Estate Probate & Administration

Losing a loved one is very difficult and is certainly hard enough without adding the complexity of the legalities of settling an estate.  Settling an estate can be complicated and daunting and the Surrogates Court can be difficult to navigate alone.  Comprehensive estate administration services are essential. Let us assist you handle the legal aspects of your loved one’s estate to ensure the smooth transition of their wealth and assets. 

First, there is a difference between probate and estate administration.  If your loved one left a will, the will must be probated.  Probate is the legal process through which the decedent’s estate is properly distributed to the designated beneficiaries pursuant to the terms of the will.  The person whose responsibility it is to probate the will is called the Executor.  That person is named in the will.  

If however, someone passed away without a will, the heirs of the estate will be dictated by the law of intestacy rather than a will.  The person whose responsibility it is to administer the estate in that case is called the Administrator.  Regardless of whether you are acting as an Executor or an Administrator, you are acting in a fiduciary capacity and owe the highest legal duty to protect the assets for the benefit of the beneficiaries and heirs.  This is a serious responsibility and we recommend that you obtain the assistance of competent counsel to assist you in meeting these responsibilities.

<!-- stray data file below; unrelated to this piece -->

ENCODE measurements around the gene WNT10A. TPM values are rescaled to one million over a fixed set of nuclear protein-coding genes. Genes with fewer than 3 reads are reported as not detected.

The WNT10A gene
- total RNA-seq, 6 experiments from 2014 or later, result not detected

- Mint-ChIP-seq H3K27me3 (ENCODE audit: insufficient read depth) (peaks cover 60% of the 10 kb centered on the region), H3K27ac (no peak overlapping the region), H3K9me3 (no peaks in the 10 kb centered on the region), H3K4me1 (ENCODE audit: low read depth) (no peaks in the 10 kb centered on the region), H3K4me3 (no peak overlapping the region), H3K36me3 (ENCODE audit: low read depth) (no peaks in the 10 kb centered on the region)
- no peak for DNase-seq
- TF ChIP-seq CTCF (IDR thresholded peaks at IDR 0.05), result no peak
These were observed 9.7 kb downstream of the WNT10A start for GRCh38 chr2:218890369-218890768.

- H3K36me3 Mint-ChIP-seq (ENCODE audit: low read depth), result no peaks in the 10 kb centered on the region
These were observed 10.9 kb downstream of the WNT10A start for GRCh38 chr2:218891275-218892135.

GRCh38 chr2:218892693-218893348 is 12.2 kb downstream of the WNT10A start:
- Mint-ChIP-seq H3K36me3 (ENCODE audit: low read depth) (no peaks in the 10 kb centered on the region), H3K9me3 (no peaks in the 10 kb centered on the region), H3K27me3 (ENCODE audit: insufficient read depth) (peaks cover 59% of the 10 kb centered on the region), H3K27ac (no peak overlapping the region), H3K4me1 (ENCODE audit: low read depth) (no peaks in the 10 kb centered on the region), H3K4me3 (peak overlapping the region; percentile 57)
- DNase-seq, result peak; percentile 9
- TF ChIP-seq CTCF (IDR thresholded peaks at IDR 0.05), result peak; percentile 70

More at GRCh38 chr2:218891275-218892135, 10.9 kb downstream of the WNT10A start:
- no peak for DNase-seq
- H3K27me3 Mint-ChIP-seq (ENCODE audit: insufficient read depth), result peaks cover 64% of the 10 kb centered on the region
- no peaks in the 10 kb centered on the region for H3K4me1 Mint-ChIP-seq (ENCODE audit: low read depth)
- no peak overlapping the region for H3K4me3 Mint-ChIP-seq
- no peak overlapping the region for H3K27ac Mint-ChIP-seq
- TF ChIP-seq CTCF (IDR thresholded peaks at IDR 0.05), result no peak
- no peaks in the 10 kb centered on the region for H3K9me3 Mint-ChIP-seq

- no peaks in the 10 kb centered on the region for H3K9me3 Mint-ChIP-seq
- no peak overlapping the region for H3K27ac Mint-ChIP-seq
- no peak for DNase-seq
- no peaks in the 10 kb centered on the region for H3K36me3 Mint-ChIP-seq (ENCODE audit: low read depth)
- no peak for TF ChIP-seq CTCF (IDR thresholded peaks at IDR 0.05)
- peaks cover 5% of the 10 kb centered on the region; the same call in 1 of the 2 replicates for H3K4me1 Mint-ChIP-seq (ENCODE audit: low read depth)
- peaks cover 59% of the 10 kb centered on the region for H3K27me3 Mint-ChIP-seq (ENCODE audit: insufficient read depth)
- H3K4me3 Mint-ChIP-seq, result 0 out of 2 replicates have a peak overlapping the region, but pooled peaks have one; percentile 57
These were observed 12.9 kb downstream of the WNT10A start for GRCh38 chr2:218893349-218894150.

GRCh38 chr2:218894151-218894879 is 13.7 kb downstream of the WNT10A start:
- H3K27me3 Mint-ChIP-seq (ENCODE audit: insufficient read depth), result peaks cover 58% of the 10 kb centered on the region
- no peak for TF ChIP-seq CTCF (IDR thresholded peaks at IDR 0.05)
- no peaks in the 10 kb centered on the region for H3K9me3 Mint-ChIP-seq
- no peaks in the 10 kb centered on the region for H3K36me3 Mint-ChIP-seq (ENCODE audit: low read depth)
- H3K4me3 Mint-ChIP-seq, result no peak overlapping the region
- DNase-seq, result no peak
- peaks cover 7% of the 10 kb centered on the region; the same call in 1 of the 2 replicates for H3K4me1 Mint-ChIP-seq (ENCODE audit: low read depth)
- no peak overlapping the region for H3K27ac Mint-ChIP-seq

Settling an estate is done in the county where the decedent lived or owned property.  Estate settlement comprises three basic responsibilities that must be performed by an Executor or Administrator.  

These responsibilities include (i) collecting or marshaling estate assets, (ii) paying debts, expenses and taxes; and, (iii) making a distribution of the net estate to the proper beneficiaries.  These are serious responsibilities and are harder to accomplish than they sound.  Estate settlement begins with filing a petition with the probate court to either admit the will to probate and appoint the executor, or if there is no will, to appoint an administrator of the estate.  Notice of the filing of the petition must be provided to all the decedent’s beneficiaries or heirs.  

After appointment by the court, the Executor or Administrator must give notice to all the known creditors of the estate and take an inventory of the assets.  All expenses of the decedent, including funeral expenses, taxes and other debts must be paid out of the estate.  The Executor or Administrator must then transfer legal title of the assets of the estate to the proper beneficiaries or heirs.

Please let our experienced attorneys assist you in meeting your fiduciary obligations.  For a free consultation please contact us.